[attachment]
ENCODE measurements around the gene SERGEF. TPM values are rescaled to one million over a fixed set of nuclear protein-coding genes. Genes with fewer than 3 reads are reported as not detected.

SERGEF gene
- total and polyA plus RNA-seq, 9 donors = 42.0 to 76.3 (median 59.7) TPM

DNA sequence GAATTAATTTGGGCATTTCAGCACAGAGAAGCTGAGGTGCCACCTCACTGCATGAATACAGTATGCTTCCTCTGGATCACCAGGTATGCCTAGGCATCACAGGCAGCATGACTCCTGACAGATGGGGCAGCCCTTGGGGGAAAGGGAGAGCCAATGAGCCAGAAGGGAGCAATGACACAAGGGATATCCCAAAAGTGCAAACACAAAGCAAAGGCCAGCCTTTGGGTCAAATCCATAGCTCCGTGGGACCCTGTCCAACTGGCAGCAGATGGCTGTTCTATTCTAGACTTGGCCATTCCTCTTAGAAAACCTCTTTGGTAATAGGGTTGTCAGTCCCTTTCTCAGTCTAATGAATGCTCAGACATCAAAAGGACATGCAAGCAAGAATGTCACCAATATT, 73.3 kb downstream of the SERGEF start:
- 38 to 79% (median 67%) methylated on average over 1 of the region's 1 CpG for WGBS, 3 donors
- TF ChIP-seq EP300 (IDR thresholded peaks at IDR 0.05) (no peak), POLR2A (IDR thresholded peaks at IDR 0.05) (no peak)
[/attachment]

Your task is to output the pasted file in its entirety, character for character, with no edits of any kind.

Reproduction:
ENCODE measurements around the gene SERGEF. TPM values are rescaled to one million over a fixed set of nuclear protein-coding genes. Genes with fewer than 3 reads are reported as not detected.

SERGEF gene
- total and polyA plus RNA-seq, 9 donors = 42.0 to 76.3 (median 59.7) TPM

DNA sequence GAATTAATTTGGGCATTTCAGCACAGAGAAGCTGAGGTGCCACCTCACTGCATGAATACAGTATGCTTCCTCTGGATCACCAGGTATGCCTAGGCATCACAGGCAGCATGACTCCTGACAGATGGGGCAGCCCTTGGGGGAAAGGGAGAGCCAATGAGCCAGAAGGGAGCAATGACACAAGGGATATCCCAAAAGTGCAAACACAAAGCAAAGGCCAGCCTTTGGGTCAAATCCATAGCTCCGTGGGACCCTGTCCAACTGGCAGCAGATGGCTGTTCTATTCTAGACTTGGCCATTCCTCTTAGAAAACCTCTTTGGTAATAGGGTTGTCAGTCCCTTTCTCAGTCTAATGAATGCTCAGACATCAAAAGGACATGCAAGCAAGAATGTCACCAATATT, 73.3 kb downstream of the SERGEF start:
- 38 to 79% (median 67%) methylated on average over 1 of the region's 1 CpG for WGBS, 3 donors
- TF ChIP-seq EP300 (IDR thresholded peaks at IDR 0.05) (no peak), POLR2A (IDR thresholded peaks at IDR 0.05) (no peak)